Do you feel like you’ve done everything right but your portfolio just doesn’t seem to perform?
How hard can it be? By low sell high…right?
If you’re managing your own portfolio, you aren’t alone. Wealthfront found that 25% of U.S. individuals manage their portfolio.
Managing your portfolio isn’t a sign that you’ll have an underperforming portfolio.
There can be only a factors that play into underperformance or many.
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But what leads to an underperforming portfolio when the market is constantly rising? In this article, we’ll explore several reasons why a portfolio might underperform.
Underperformed Relative To?
When a portfolio underperforms, it does so in comparison to some benchmark. Often, this is the S&P 500 Index.
For the last three years, the annual performance for the S&P 500 Index has been:
I’ve you’ve come in below those numbers for each of the above years, your portfolio has underperformed relative to the S&P 500. Compared to bond funds, you outperformed in 2016 and 2017.
We’ll look specifically at reasons a portfolio may have underperformed the S&P 500.
For investors who went through the financial crisis of 2007/2008, you can’t blame them for being cautious. Since the crisis, the S&P 500 has returned 7.8%, according to FactSet.
Sitting on the sidelines will have a negative impact on your portfolio’s performance during periods of overall positive market returns. Let’s say you were 90% in a money market fund and 10% in a bond fund during 2016 and 2017.
You were basically 90% in cash, which won’t beat a market with positive returns. Bonds returned less than 4% from 2015 to 2017.
Underinvested can also mean being in low return investments. Usually, this is another way of stating that a portfolio is conservative.
For example, if you had invested 100% in bonds, we’ll use the Vanguard Total Bond Market Index Fund Investor Shares (VBMFX), your returns would have looked like this:
According to Morningstar. In that case, you would have underperformed relative to the S&P 500 Index.
Portfolio Managers, Funds, High Fees
Even if someone else is managing your portfolio or you are picking managed funds, there’s no guarantee these managers will beat the market.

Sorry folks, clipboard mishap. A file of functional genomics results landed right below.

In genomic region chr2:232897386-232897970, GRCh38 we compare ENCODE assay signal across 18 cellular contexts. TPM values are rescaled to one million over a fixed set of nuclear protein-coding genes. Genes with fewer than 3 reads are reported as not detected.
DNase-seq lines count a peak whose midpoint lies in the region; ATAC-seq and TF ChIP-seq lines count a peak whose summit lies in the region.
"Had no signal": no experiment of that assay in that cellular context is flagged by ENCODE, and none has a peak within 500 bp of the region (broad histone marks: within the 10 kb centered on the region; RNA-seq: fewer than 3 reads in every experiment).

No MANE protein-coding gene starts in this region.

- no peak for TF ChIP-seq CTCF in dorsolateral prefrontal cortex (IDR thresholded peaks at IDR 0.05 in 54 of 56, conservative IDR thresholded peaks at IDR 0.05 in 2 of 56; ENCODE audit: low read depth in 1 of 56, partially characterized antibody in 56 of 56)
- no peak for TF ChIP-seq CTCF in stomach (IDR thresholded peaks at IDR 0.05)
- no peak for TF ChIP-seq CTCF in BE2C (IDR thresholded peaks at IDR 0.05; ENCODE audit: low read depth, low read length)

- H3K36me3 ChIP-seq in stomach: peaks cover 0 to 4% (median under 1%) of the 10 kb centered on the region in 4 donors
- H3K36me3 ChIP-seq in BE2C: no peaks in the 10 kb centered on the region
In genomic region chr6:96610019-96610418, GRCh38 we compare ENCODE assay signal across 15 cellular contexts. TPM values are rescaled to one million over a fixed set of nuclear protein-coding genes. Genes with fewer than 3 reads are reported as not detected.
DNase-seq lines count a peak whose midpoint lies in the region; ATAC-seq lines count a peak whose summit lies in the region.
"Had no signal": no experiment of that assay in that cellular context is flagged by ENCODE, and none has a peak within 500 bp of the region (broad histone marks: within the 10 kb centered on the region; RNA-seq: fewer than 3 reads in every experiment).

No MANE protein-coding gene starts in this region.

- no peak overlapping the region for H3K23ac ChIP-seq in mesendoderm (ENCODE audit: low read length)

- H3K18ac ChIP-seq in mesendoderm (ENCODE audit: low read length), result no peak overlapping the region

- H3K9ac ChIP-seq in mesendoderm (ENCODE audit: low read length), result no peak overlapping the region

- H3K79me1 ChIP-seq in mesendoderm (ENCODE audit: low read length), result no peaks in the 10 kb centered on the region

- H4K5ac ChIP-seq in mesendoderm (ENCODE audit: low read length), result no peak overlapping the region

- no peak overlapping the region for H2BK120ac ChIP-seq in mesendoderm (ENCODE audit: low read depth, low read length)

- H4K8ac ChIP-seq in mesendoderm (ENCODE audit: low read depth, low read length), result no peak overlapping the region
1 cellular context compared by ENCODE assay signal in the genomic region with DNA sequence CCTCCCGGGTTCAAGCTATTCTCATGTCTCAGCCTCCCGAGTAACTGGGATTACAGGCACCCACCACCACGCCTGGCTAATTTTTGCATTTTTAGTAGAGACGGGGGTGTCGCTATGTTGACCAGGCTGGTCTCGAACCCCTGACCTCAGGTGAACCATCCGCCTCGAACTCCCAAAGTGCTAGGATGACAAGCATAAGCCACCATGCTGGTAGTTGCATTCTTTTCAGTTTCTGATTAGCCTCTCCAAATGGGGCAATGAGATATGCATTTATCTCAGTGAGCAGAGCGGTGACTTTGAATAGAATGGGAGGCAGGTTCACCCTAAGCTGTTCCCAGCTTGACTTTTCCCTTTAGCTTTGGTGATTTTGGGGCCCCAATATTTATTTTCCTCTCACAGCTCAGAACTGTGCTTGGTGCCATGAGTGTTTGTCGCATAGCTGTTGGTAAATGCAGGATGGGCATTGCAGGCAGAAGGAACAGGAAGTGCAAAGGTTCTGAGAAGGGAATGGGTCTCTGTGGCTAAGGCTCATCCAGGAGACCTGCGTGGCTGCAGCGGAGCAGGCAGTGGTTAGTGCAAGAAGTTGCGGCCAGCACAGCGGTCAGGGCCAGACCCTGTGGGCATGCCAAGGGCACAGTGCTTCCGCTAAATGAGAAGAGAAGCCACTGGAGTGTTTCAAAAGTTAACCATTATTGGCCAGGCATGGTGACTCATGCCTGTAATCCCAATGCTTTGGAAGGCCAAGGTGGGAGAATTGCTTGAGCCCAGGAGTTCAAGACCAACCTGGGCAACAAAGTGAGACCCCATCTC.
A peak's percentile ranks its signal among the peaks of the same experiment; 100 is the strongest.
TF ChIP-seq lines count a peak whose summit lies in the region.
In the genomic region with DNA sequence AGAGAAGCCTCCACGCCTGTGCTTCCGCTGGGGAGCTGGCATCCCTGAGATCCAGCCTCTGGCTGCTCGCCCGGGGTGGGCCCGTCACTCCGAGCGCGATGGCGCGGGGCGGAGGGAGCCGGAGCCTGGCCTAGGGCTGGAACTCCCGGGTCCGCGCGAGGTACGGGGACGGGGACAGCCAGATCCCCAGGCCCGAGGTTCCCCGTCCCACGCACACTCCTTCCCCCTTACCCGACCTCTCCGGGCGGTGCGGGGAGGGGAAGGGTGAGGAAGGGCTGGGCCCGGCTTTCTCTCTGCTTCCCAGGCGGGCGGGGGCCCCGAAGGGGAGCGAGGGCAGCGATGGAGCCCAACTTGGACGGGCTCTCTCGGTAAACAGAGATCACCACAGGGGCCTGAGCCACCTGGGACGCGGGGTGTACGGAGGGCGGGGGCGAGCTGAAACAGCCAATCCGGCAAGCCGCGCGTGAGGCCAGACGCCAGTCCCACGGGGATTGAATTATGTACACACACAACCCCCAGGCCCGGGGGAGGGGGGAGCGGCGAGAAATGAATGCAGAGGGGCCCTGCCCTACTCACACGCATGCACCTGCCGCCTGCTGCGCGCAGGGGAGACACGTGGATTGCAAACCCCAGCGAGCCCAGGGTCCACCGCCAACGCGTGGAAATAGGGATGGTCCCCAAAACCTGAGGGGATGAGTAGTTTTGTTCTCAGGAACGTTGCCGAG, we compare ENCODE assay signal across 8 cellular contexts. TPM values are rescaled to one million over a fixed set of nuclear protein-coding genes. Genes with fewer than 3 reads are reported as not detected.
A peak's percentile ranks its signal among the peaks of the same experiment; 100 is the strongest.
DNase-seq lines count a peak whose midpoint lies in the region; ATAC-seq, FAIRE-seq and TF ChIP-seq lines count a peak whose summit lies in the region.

While an S&P 500 Index fund will track the S&P Index, a managed fund makes its trades trying to at least equal the S&P 500. Sometimes that doesn’t happen and the fund returns less than its benchmark.
The same is true of a portfolio manager. Meaning, some one who manages your portfolio and trades on your behalf. Often, this is a financial advisor. They can and do under perform a benchmark as well.
High fees are another reason a portfolio will underperform. Even if your portfolio manages to return the same amount as the benchmark (i.e., S&P 500), high fees will erode your returns, pushing overall performance below the benchmark.
After sitting on the sidelines for a while and watching the market constantly rise, you decide to finally jump in, only to see the market immediately nose dive.
After a while of consistent down days, you decide to sell, only to watch the market resume its ascent. Certainly, this is unlucky timing.
While 2016 and 2017 were mostly up through out the year with only minor pullbacks, jumping in at the end of 2015, when the S&P 500 was at 2016, you would have watched it fall for a couple of months down to 1852. Bailing out there would have definitely had an impact on your returns for 2016.
Trying to chase too much performance can also be problematic. Ken Heise, a financial advisor with Heise Advisory Group in St. Louis, says, “You should have a purpose when you invest. There's no reason to take a downside risk that's higher than you're comfortable with if you don't need that high of a return.”
Higher returns can often mean higher risk. If you end up with too much of the risk side of those returns, you can realize not only underperformance but negative returns (i.e., below 0% returns).
Poor Performing Sectors
Being too heavily invested in an underperforming sector or country will reflect in the underperformance of your portfolio.
In 2017, the two worst sectors, according to Fidelity were:
For 2017, Morningstar found that the following countries were poor performers:
Is There A Solution?
Don’t beat yourself up if returns weren’t what you expected. The average investor made just over 5% in 2016, according to Openfolio.
Diversifying your portfolio into various sections and not overweighting in anyone can help reduce risk. Because you’re in different sectors, it will also help returns.
Has your portfolio ever underperformed? Did you find out why?
Robert Farrington is America’s Millennial Money Expert® and America’s Student Loan Debt Expert™, and the founder of The College Investor, a personal finance site dedicated to helping millennials escape student loan debt to start investing and building wealth for the future. You can learn more about him on the About Page, or on his personal site RobertFarrington.com.
He regularly writes about investing, student loan debt, and general personal finance topics geared towards anyone wanting to earn more, get out of debt, and start building wealth for the future.
He has been quoted in major publications including the New York Times, Washington Post, Fox, ABC, NBC, and more. He is also a regular contributor to Forbes.